The minute I saw this “Home on the Range” post form Sporting Classics Daily, I was compelled to share it. At first, the seemingly endless horizons and broad carpets of prairie grass seem empty and devoid of fish or big game, yet little could be farther from the truth. My father-in-law grew up in Gettysburg South Dakota and lived in Pierre, the South Dakota state capitol, and its prime tourist destination, Rapid City. As a result, we’ve visited the Rushmore state for decades and took full measures of its bounty.
Avid turkey hunters love the prospects of taking Merriam’s and Rio Grande turkeys on the same hunt and these birds thrive in the wide open spaces of the prairie where their keen eyesight keeps them safe from roaming coyotes and they can feed on an abundance of young plants and insects in the prairie grass. Many prairie states offer multiple tags and some contain Indian reservations which allow additional tags and hunting opportunities. Locate a creek bottom with large cottonwood trees and you have the perfect turkey roosting area. Once found, hunt birds as they leave and return to the roost, but not at the specific trees. In this way, the birds will return each day and you are guaranteed action.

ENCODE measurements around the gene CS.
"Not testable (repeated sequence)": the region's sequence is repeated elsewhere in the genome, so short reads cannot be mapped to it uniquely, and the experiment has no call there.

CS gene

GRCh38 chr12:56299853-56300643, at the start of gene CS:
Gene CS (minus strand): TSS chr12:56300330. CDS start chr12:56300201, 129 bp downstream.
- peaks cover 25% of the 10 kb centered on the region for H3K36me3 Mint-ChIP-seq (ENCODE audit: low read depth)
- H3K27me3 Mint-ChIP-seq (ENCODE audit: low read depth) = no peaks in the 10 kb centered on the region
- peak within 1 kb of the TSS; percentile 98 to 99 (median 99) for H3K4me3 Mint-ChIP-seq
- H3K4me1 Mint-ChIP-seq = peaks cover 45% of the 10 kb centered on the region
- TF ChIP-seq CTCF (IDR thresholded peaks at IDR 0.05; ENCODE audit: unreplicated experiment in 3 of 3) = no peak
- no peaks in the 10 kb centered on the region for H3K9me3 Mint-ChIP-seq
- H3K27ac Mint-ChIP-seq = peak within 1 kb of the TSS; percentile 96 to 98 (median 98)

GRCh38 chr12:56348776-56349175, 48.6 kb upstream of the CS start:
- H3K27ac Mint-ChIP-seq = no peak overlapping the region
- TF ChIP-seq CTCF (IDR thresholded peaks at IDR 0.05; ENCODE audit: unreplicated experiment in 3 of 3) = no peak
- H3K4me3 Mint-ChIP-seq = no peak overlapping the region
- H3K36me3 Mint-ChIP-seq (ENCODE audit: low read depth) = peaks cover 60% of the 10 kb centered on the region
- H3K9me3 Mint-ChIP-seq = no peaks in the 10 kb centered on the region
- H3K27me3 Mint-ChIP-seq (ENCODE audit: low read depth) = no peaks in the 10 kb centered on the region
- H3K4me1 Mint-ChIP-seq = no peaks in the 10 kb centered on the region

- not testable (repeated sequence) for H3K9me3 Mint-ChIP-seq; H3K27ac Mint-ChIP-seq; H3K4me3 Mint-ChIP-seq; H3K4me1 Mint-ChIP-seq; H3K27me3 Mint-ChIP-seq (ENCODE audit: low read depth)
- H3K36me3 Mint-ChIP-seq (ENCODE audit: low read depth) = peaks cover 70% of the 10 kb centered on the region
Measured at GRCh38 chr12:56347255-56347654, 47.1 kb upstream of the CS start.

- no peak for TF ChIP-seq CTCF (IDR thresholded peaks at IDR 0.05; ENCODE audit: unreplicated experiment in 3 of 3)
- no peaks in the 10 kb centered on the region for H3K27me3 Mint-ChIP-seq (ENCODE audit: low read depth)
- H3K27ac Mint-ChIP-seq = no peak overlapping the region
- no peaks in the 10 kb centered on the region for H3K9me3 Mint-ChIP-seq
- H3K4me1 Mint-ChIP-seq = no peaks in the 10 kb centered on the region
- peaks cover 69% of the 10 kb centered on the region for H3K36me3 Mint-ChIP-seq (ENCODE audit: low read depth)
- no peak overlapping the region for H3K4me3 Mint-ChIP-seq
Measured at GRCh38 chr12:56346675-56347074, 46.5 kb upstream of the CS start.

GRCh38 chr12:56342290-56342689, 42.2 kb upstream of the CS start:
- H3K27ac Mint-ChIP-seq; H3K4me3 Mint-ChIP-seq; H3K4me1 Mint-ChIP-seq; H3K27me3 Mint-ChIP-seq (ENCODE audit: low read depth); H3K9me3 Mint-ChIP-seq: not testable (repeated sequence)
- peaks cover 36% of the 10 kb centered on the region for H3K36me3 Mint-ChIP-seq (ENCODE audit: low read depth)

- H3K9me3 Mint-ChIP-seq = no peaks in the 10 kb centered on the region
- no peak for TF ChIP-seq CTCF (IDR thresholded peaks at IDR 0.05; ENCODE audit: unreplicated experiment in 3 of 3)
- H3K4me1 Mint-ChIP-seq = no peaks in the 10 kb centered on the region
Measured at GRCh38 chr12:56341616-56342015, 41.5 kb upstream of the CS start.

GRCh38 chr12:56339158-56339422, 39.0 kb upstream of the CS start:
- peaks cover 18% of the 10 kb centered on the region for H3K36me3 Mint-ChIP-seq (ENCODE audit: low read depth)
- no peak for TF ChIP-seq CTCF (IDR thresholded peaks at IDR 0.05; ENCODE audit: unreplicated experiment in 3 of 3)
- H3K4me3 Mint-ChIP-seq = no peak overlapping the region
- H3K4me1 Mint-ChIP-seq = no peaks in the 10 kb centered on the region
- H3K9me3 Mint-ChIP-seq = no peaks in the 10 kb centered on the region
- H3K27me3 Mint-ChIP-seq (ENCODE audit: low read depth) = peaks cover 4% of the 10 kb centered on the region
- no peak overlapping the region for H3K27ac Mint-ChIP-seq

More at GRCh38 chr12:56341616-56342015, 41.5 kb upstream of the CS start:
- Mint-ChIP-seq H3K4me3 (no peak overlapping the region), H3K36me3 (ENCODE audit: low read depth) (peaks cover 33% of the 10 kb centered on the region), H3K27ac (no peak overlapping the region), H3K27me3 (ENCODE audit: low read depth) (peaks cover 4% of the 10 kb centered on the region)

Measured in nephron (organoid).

Stock Ponds are a Bonus
Most ranchers use stock ponds to water their livestock and if you have these mini-lakes, why not stock them with fish? Due to the remote nature of these cattle “tanks,” many are rarely fished and the action can be incredible and actually beneficial to the population. if largemouth bass numbers are not controlled, they remain small and growth stunted.
Muley and Whitetails
Just as turkey hunters enjoy the ability to harvest two species of turkeys, an “any deer” tag is the prize of the prairie and allows a hunter to take a deer of either species. Normally, whitetails stick near creek and river bottoms with dense cover, while mule deer seek out wide open spaces to survive. Some areas contain both, a situation that will make any deer hunter lose sleep. If you’ve never considered hunting the prairie states, check out this post by Brent Frazee and you may want to make plans:
When most people envision wilderness, they think of towering mountain ranges, endless timber, and secluded cold-water streams. Not Brian Keith. His idea of wilderness, though it is not officially designated as such, is the Kansas Flint Hills, one of the last bastions of the tallgrass prairie.
Less than five percent of the prairie that once existed in the United States remains, and a big chunk of that can be found in Keith’s backyard.